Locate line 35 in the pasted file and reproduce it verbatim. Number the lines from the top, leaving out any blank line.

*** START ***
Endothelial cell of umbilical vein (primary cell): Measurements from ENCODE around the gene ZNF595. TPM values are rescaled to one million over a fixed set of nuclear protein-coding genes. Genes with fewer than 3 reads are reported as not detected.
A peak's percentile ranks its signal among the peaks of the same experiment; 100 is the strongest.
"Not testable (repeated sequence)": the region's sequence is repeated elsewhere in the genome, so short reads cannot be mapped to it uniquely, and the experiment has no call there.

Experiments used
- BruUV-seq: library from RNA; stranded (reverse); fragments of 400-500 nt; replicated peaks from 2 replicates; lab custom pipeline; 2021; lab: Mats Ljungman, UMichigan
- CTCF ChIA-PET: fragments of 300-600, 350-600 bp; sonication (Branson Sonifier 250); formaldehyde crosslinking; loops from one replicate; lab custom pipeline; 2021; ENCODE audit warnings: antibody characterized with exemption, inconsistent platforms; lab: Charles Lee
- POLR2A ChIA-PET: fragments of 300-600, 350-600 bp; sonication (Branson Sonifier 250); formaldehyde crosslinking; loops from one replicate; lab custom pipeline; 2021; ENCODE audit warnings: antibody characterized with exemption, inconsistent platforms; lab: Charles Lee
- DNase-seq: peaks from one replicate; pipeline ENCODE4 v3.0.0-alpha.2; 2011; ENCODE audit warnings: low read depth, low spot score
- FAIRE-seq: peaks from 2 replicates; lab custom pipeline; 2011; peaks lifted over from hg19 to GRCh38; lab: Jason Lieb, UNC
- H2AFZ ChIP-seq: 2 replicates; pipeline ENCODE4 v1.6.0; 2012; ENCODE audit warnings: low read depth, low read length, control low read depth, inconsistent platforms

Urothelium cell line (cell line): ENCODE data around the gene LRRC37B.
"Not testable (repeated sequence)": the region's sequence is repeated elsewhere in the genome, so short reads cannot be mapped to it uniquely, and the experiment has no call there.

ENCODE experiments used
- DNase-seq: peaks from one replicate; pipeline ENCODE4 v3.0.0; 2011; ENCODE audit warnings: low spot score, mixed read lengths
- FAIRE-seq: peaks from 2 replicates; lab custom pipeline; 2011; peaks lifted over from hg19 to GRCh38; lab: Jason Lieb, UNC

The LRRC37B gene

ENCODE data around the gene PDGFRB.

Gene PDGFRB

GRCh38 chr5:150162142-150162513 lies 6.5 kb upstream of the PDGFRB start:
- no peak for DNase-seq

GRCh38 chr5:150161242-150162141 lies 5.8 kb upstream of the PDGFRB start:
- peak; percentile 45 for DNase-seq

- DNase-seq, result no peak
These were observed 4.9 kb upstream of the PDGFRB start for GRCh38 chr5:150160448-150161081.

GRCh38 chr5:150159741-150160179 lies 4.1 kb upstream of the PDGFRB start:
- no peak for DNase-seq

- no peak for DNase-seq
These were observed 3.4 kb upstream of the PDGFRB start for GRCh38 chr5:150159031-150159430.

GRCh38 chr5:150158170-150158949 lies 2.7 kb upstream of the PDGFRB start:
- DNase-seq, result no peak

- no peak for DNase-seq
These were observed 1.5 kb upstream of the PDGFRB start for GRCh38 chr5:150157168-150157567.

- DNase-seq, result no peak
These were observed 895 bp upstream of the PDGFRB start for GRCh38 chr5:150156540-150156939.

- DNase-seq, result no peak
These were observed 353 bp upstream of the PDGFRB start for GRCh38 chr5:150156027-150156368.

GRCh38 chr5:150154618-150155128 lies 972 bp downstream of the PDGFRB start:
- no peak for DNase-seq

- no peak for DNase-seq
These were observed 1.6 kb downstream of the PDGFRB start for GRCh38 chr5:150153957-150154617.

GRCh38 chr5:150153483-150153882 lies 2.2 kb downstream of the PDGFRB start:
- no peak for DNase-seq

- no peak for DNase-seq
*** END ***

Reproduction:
- DNase-seq, result no peak